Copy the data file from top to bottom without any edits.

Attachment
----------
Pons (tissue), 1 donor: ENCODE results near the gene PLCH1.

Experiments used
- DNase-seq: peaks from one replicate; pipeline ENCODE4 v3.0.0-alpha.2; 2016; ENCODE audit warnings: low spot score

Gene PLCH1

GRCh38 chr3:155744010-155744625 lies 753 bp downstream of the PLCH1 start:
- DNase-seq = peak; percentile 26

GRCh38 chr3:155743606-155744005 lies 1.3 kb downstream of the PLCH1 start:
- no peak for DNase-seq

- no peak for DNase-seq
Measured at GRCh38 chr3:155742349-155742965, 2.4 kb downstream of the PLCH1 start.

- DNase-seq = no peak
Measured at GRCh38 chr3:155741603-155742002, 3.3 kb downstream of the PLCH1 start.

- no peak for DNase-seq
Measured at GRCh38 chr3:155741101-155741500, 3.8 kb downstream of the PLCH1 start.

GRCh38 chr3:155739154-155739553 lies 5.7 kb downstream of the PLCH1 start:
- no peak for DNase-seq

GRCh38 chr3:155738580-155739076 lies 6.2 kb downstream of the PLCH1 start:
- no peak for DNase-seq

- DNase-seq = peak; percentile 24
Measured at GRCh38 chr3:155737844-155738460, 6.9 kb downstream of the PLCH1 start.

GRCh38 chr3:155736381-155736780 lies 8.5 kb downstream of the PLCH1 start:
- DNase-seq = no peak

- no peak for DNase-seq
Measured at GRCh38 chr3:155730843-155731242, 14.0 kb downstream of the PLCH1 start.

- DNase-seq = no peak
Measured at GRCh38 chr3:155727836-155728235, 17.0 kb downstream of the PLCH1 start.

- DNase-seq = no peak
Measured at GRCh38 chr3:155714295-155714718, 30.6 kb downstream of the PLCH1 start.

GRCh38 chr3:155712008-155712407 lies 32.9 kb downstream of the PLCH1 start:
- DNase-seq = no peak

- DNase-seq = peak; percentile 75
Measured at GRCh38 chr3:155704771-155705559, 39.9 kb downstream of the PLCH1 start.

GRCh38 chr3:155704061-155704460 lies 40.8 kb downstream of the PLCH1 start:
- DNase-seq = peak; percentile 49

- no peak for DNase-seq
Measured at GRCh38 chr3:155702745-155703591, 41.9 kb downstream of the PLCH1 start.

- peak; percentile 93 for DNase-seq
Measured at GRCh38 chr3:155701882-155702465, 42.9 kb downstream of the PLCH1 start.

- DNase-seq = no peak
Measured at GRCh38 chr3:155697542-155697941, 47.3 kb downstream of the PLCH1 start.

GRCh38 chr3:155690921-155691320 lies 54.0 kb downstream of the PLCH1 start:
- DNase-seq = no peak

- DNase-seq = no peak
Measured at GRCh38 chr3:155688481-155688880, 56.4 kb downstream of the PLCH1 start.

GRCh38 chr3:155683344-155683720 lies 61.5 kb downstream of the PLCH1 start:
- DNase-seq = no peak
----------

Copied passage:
Pons (tissue), 1 donor: ENCODE results near the gene PLCH1.

Experiments used
- DNase-seq: peaks from one replicate; pipeline ENCODE4 v3.0.0-alpha.2; 2016; ENCODE audit warnings: low spot score

Gene PLCH1

GRCh38 chr3:155744010-155744625 lies 753 bp downstream of the PLCH1 start:
- DNase-seq = peak; percentile 26

GRCh38 chr3:155743606-155744005 lies 1.3 kb downstream of the PLCH1 start:
- no peak for DNase-seq

- no peak for DNase-seq
Measured at GRCh38 chr3:155742349-155742965, 2.4 kb downstream of the PLCH1 start.

- DNase-seq = no peak
Measured at GRCh38 chr3:155741603-155742002, 3.3 kb downstream of the PLCH1 start.

- no peak for DNase-seq
Measured at GRCh38 chr3:155741101-155741500, 3.8 kb downstream of the PLCH1 start.

GRCh38 chr3:155739154-155739553 lies 5.7 kb downstream of the PLCH1 start:
- no peak for DNase-seq

GRCh38 chr3:155738580-155739076 lies 6.2 kb downstream of the PLCH1 start:
- no peak for DNase-seq

- DNase-seq = peak; percentile 24
Measured at GRCh38 chr3:155737844-155738460, 6.9 kb downstream of the PLCH1 start.

GRCh38 chr3:155736381-155736780 lies 8.5 kb downstream of the PLCH1 start:
- DNase-seq = no peak

- no peak for DNase-seq
Measured at GRCh38 chr3:155730843-155731242, 14.0 kb downstream of the PLCH1 start.

- DNase-seq = no peak
Measured at GRCh38 chr3:155727836-155728235, 17.0 kb downstream of the PLCH1 start.

- DNase-seq = no peak
Measured at GRCh38 chr3:155714295-155714718, 30.6 kb downstream of the PLCH1 start.

GRCh38 chr3:155712008-155712407 lies 32.9 kb downstream of the PLCH1 start:
- DNase-seq = no peak

- DNase-seq = peak; percentile 75
Measured at GRCh38 chr3:155704771-155705559, 39.9 kb downstream of the PLCH1 start.

GRCh38 chr3:155704061-155704460 lies 40.8 kb downstream of the PLCH1 start:
- DNase-seq = peak; percentile 49

- no peak for DNase-seq
Measured at GRCh38 chr3:155702745-155703591, 41.9 kb downstream of the PLCH1 start.

- peak; percentile 93 for DNase-seq
Measured at GRCh38 chr3:155701882-155702465, 42.9 kb downstream of the PLCH1 start.

- DNase-seq = no peak
Measured at GRCh38 chr3:155697542-155697941, 47.3 kb downstream of the PLCH1 start.

GRCh38 chr3:155690921-155691320 lies 54.0 kb downstream of the PLCH1 start:
- DNase-seq = no peak

- DNase-seq = no peak
Measured at GRCh38 chr3:155688481-155688880, 56.4 kb downstream of the PLCH1 start.

GRCh38 chr3:155683344-155683720 lies 61.5 kb downstream of the PLCH1 start:
- DNase-seq = no peak